# Indexes in the Gaussian functional integral

This is a question spawning from a comment made to my previous question. There I was asking about taking some functional derivative in the effective action of the non-linear sigma model. The comment made it clear to me that I have not enough familiarity with functional determinants, functional traces and such objects and I want to clarify some issues. I do not look forward to having a mathematically rigorous treatment, but I do want something conceptually complete. Let's set the stage. After integrating the $\sigma$ fields in the generating functional in the $O(N)$ non-linear sigma model we are left with $$Z[J^a]=\int[d\alpha]\exp(\frac{-N}{2} tr\log(-\partial^2-i\alpha)-\frac{i}{2}\frac{N}{t_0}\int d^dx\alpha+\frac{1}{2}\int d^dx\,d^dyJ^a(x)\Delta(x-y)J^a(y))$$ I should point out that $d=2+\epsilon$ since I am using dimensional regularization, although for the purposes of this question $d$ could be thought to be 2. I am not interested in most of the stuff above. I want to just focus on $$\int[d\alpha]\exp(\frac{-N}{2} tr\log(-\partial^2-i\alpha))$$ And completely understand how this comes from the following functional integral $$\int[d\sigma']\exp\bigg(\int d^dx\bigg[-\frac{1}{2}\sigma'^aL\sigma'^a\bigg]\bigg)$$ where I have defined $L\equiv(-\partial^2-i\alpha)$. In the exponent above we have a sum over the $N$ sigma fields so the functional integral is nothing but a $N$ times the same functional integral $$=\bigg(\int[d\sigma'^1]\exp\bigg(\int d^dx\bigg[-\frac{1}{2}\sigma'^1L\sigma'^1\bigg]\bigg)\bigg)^N$$ So far I am happy. Now, let's consider the following integral where $a$ is a postive constant $$\int_{-\infty}^{\infty}dx\exp\bigg(-\frac{1}{2}xax\bigg)=\frac{(2\pi)^{1/2}}{a^{1/2}}$$ This is of course a Gaussian integral that is very easy. This integral can be generalized to $\mathbb{R}^n$ where we would have $$\int_{\mathbb{R}^n}d^nx\exp\bigg(-\frac{1}{2}x_iA_{ij}x_j\bigg)=\frac{(2\pi)^{n/2}}{(\det A)^{1/2}}$$ and $A$ is a symmetric positive matrix and as usual repeated indices are summed over. The functional integral I am interested in is supposed to be the generalization of the above case, where we consider the continuously infinite case. $$=\int[d\phi]\exp\bigg(\int d^dx\bigg[-\frac{1}{2}\phi(x) L(x)\phi(x)\bigg]\bigg)$$ Nonetheless I perceive some differences. First, in the $\mathbb{R}^n$ case we had summation over two indexes, $i$ and $j$. In the continuously infinite case the role of $x_i$ is played by $\phi(x)$ and that of $A_{ij}$ by $L(x)$. Here I see a difference. In the continuously infinite case we only have one index, namely $x$. I have thought that perhaps we can introduce one by doing $$=\int[d\phi]\exp\bigg(\int d^dx\,d^dy\bigg[-\frac{1}{2}\phi(x)\delta(x-y) L(x)\phi(y)\bigg]\bigg)$$ and in this case we have summation over two indexes and the role of $A_{ij}$ is played by $\delta(x-y)L(x)$. Nonetheless, it doesn't look satisfactory to me because the "index" $y$ only enters in the generalized matrix through the Dirac delta, and one could say that in the finite dimensional case $i$ and $j$ played similar roles. What am I missing?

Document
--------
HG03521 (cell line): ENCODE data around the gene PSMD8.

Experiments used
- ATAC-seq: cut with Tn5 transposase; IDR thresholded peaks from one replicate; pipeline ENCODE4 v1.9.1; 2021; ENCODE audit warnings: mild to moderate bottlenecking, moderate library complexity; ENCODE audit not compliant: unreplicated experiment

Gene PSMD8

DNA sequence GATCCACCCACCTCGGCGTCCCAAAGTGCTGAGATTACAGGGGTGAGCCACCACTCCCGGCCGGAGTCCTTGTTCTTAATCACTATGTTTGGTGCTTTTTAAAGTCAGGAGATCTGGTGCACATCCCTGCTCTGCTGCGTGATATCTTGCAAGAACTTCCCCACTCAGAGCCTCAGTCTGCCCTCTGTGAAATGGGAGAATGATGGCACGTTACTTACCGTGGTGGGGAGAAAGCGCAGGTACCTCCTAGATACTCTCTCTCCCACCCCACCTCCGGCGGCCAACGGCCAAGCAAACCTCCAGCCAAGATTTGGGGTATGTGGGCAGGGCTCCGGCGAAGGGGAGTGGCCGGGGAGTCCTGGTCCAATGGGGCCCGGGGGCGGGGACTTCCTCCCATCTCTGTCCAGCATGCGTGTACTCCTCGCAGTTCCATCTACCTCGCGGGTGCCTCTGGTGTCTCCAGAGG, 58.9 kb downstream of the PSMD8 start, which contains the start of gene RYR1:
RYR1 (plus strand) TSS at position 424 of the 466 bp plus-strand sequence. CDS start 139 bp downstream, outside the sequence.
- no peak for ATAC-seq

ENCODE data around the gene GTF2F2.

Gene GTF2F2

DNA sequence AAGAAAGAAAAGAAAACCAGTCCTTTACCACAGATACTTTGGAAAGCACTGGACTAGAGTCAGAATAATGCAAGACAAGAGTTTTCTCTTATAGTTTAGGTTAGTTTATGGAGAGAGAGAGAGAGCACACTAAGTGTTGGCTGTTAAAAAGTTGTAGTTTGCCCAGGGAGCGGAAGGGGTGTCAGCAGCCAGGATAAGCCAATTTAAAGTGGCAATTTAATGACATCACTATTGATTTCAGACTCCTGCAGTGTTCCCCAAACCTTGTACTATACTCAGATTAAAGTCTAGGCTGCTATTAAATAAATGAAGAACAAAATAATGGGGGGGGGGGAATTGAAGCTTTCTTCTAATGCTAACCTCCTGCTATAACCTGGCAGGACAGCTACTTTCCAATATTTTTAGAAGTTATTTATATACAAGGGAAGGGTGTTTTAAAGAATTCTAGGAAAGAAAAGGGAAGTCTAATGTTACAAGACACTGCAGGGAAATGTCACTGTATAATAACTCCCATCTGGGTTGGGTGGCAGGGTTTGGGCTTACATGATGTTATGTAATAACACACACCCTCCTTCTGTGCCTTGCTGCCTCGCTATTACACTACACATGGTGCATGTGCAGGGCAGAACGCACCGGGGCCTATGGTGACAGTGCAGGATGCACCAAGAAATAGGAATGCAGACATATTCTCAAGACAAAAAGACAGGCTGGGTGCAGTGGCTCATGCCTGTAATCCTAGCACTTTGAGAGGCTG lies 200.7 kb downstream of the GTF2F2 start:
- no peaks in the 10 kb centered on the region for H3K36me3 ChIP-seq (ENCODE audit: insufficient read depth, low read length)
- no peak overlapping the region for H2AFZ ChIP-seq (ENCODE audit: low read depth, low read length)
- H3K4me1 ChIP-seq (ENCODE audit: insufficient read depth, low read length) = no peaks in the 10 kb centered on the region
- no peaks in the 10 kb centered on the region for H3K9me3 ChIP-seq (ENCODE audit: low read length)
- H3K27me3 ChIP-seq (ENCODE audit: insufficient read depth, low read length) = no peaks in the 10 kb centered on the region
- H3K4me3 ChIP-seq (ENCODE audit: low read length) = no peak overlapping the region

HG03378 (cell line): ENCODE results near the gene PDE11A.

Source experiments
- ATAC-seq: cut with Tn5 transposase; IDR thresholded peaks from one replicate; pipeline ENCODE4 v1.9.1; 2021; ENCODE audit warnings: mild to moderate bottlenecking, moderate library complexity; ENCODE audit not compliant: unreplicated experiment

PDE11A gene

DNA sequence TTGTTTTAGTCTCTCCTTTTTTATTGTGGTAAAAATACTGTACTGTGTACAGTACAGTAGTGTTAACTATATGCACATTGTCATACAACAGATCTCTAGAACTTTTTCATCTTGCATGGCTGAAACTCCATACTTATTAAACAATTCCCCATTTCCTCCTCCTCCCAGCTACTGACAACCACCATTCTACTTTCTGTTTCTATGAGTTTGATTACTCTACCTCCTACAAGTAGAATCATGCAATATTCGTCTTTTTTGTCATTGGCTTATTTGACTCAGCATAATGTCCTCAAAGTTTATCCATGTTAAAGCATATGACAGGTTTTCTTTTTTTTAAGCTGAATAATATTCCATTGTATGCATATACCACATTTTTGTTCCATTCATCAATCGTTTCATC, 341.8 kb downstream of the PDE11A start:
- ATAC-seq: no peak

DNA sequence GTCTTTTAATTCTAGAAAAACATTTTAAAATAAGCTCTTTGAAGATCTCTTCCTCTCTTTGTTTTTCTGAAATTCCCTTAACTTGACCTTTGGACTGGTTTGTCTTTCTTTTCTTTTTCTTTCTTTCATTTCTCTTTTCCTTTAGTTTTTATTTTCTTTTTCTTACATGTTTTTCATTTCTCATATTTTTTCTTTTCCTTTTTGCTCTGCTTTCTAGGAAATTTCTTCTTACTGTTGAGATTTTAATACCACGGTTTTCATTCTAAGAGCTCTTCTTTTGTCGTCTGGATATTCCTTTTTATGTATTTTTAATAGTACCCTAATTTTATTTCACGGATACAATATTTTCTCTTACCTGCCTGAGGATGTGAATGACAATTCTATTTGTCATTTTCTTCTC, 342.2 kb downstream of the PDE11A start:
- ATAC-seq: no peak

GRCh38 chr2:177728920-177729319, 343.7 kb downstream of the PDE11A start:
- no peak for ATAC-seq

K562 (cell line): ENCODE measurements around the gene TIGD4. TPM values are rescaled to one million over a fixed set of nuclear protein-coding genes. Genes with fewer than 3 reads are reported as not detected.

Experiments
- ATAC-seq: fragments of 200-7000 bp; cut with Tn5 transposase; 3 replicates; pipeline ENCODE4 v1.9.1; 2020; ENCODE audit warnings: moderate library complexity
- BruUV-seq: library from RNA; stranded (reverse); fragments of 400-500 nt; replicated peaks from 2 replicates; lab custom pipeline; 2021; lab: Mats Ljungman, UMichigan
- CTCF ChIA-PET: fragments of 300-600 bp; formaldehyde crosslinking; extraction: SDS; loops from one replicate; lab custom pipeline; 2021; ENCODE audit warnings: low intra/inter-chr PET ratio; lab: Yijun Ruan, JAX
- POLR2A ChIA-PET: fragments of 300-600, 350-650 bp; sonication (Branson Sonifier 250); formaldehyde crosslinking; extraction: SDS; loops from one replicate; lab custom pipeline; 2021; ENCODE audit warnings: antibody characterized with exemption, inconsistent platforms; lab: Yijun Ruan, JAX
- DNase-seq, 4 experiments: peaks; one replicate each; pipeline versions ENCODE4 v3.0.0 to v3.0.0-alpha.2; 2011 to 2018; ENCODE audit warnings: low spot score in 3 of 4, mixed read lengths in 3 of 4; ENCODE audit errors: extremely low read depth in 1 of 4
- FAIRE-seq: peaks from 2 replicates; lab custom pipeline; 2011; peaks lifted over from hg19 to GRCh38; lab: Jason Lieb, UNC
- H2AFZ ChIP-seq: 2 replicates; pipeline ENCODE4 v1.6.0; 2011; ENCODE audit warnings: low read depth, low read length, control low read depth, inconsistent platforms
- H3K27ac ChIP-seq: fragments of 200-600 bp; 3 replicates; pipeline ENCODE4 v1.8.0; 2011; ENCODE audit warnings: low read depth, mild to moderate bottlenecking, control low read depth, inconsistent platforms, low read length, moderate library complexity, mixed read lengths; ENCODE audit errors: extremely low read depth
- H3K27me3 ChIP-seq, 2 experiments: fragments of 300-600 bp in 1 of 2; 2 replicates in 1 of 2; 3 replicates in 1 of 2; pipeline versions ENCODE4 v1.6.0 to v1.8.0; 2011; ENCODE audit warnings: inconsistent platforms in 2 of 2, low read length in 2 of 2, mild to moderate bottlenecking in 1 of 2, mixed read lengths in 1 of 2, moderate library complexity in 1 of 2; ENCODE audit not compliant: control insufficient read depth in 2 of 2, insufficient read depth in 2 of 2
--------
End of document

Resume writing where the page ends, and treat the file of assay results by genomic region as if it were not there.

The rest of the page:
• The operator $L$ should formally carry two 'indices' as it is a linear map from loosely speaking the vector space of twice differentiable functions to the vector space of continuous functions. Start with $N$ point and put periodic boundary condition. Pick a set of basis for the space of functions $R^N$. You can write the discrete version of $L$ as a matrix, which manifests the index structure. – user110373 Jun 6 '18 at 15:34
• Abstractly, both $\sum x_iA_{ij}x_j$ and $\int d^dx\phi(x) L(x)\phi(x)$ can be thought of $(v,Av)$ for some inner product $()$ and some operator $()$.The sum of integration corresponds to $()$ and therefore one should not integrate twice unless $A$ is non-local in which case it comes with an integral in its definition. – user110373 Jun 6 '18 at 15:38